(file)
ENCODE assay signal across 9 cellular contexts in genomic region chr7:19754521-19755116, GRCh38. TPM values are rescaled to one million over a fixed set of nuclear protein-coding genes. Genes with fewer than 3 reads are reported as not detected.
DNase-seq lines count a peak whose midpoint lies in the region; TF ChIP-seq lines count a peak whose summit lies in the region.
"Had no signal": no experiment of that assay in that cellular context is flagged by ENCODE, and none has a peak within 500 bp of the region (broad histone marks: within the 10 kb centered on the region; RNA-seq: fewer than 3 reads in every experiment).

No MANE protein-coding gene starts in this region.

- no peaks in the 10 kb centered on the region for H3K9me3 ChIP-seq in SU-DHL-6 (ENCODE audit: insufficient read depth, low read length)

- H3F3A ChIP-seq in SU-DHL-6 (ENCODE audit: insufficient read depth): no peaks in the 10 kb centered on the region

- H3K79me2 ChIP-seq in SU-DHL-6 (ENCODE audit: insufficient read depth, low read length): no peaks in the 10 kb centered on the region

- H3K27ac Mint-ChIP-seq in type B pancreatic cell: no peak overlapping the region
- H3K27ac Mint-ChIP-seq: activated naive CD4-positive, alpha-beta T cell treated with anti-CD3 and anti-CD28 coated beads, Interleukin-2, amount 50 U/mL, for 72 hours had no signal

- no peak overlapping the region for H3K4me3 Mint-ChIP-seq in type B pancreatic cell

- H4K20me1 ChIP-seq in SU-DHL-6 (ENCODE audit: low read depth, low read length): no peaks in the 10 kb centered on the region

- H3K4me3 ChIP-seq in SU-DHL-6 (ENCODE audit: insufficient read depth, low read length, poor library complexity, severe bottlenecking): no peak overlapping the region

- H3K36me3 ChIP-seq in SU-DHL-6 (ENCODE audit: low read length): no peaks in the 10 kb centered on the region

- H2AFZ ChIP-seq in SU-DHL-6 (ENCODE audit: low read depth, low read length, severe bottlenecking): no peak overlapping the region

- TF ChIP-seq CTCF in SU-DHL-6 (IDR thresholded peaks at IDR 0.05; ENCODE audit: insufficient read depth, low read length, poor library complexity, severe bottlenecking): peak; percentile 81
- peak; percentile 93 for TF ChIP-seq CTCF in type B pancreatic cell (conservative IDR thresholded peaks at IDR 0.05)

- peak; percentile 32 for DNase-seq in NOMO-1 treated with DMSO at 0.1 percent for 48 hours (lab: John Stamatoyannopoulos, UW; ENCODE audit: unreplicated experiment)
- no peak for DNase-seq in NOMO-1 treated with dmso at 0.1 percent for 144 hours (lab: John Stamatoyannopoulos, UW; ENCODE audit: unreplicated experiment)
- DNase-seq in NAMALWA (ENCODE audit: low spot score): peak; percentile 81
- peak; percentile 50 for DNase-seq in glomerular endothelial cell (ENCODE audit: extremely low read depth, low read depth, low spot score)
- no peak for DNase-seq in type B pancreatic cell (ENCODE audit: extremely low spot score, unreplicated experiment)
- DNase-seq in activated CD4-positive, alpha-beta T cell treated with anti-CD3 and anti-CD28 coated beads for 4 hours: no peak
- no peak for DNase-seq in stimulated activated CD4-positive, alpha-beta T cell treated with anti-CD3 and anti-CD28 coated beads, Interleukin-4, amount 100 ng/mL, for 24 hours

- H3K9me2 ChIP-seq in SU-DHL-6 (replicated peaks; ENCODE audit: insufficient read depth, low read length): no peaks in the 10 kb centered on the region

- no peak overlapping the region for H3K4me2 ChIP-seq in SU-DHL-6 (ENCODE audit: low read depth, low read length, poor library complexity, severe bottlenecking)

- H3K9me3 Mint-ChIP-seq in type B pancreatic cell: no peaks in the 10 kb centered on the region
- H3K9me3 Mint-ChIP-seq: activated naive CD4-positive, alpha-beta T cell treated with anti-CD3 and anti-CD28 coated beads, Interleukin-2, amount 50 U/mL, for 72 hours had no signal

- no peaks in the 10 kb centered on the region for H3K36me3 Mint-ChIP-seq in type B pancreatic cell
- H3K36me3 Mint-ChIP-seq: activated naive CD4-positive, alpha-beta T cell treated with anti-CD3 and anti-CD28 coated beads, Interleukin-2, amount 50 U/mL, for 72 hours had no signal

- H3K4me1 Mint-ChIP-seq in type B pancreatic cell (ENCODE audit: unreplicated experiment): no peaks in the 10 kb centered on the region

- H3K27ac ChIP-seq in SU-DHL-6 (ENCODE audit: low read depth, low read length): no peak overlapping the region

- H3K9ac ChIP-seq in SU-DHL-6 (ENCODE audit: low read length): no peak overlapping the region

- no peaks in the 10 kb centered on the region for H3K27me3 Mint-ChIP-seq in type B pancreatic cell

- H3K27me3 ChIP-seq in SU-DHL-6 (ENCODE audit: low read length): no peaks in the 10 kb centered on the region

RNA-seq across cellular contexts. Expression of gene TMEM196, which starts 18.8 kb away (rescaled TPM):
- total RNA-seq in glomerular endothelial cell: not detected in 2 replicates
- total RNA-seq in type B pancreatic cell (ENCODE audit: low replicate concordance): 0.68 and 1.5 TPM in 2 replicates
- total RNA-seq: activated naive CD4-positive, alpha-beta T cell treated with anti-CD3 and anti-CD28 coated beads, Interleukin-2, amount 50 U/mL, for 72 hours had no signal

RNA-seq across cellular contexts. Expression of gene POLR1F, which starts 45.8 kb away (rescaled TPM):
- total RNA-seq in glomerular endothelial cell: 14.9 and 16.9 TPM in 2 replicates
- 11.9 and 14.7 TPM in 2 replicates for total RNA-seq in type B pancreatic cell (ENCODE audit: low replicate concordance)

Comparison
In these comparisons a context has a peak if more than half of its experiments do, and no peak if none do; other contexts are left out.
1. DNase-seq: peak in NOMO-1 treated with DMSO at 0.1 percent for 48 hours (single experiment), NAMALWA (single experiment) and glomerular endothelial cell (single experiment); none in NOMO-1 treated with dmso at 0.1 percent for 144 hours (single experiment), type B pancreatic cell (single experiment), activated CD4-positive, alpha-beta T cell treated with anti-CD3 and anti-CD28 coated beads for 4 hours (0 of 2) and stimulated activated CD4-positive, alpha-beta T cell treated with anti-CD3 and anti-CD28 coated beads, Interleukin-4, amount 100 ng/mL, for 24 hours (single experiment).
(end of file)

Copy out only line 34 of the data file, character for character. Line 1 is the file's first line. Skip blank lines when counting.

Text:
- H3K27me3 ChIP-seq in SU-DHL-6 (ENCODE audit: low read length): no peaks in the 10 kb centered on the region